---|---|---|

A | ( |
1.5 m |

B | ( |
2.2 m |

C | ( |
3.0 m |

D | ( |
3.3 m |

Localization errors from measurements in a radio anechoic chamber.

The performance of a joint DOD and DOA estimation in a UWB MIMO radar detecting fluctuating targets was evaluated through numerical simulations and experimental evaluations. From the investigation, it was found that in detecting targets with fluctuating RCS (in this case Weibull distributed RCS against frequency), it is essential to use large signal bandwidth to reduce the estimation error using the proposed algorithm. When taking wider signal bandwidth, the usage of majority decisions from the angle histograms resulted in good estimation performance compared to the conventional spectrum averaging method. We concluded based on the work that the proposed scheme was a suitable candidate to implement joint angle estimation in MIMO radar using ultra wideband signal. Although the resolution of target localization based on DOD and DOA estimations, in general, does not depend on the signal bandwidth, it was demonstrated that utilization of wider bandwidth in the proposed scheme leads to improvement of estimation performance, considering that the targets have fluctuating RCS in the frequency domain. Since the proposed scheme utilizes multiple subcarriers, it is suitable to be extended to an OFDM-based radar system.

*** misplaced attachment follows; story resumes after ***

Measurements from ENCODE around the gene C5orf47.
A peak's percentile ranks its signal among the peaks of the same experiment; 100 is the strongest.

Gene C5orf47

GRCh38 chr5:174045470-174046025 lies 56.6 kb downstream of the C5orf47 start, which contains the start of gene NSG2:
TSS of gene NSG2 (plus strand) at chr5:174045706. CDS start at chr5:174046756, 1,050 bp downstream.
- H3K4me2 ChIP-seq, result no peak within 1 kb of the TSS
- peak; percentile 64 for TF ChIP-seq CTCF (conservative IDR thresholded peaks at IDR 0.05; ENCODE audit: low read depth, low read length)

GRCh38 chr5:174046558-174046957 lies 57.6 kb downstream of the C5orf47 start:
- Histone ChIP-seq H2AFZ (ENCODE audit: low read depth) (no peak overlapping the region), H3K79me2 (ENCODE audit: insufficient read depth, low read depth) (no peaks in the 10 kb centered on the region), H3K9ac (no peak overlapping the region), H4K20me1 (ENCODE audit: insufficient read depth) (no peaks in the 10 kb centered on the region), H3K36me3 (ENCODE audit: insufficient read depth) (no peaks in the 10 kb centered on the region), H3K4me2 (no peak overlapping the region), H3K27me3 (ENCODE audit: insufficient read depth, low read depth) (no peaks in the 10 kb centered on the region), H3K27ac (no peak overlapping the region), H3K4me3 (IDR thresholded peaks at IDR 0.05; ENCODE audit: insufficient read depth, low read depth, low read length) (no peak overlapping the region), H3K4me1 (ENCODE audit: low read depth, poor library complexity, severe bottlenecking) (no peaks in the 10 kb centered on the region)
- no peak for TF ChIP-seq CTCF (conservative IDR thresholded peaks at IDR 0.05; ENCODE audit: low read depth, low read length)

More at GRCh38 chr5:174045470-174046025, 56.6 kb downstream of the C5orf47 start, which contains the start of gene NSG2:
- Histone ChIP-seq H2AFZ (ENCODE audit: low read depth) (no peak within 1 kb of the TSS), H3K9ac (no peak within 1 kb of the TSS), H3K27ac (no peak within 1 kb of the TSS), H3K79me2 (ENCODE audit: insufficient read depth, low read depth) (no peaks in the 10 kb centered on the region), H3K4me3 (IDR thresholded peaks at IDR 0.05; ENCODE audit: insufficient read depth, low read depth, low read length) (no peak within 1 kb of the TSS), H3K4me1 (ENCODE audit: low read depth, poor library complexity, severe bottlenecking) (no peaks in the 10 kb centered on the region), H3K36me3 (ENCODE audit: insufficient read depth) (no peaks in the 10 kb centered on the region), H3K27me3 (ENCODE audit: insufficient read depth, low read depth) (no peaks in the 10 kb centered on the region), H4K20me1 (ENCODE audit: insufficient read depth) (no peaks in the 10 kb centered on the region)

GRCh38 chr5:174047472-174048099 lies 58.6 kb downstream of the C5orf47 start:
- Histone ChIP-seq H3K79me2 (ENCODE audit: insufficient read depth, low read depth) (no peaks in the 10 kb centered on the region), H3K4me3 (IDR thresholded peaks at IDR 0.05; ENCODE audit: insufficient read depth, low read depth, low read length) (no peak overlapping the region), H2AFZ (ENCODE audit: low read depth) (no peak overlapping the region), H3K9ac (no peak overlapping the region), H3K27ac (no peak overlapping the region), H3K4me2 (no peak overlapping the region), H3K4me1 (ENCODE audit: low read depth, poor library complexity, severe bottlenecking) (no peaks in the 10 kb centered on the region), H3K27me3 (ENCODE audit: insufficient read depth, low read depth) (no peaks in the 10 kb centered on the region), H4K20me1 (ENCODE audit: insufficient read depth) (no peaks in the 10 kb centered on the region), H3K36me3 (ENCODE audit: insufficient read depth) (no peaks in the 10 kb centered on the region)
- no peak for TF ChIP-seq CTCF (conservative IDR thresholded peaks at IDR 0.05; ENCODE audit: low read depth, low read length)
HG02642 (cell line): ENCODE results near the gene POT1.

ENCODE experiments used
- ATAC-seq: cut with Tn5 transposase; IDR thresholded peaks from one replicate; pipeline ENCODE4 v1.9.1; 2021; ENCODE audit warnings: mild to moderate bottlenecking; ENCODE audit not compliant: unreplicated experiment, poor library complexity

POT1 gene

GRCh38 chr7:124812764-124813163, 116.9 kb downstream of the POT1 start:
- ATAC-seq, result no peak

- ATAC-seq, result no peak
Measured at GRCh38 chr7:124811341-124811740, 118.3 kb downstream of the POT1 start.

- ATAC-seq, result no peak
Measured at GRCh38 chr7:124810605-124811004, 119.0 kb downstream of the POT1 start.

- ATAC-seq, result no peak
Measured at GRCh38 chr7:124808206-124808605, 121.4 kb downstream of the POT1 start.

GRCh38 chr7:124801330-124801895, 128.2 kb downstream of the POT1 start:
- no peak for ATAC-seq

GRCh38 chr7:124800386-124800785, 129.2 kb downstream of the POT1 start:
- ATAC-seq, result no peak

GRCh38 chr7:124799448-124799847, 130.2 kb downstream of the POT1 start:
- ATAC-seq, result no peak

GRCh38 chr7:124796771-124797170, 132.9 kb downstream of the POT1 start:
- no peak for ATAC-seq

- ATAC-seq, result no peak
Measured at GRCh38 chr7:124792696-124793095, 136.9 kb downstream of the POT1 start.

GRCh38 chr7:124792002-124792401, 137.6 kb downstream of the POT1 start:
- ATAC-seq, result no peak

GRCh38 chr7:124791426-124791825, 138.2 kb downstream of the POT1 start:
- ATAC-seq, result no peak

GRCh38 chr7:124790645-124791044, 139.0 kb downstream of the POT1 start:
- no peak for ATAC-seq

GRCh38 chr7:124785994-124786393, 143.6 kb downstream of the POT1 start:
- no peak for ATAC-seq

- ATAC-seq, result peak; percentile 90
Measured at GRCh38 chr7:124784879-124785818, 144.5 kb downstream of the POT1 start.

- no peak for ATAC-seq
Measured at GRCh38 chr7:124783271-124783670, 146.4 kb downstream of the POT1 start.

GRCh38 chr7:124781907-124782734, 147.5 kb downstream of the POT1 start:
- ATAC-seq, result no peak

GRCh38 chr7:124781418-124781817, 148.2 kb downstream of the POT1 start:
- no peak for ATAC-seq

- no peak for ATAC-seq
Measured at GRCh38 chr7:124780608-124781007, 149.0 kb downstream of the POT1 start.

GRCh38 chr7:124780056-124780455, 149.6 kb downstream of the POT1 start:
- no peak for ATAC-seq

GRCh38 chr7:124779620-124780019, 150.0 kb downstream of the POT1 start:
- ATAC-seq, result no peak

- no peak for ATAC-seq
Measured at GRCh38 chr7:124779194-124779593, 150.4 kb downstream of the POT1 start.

The MIMO antennas could be arranged in such a way that they produce a filled virtual array; however, the filled virtual array tends to consist of less number of unique virtual elements due to redundant elements. A few examples are depicted in Figure

Illustration of examples of virtual arrays in MIMO radars: (a) uniform linear array, (b) truncated filled array, and (c) nonuniform array.

The authors declare that there is no conflict of interests regarding the publication of this paper.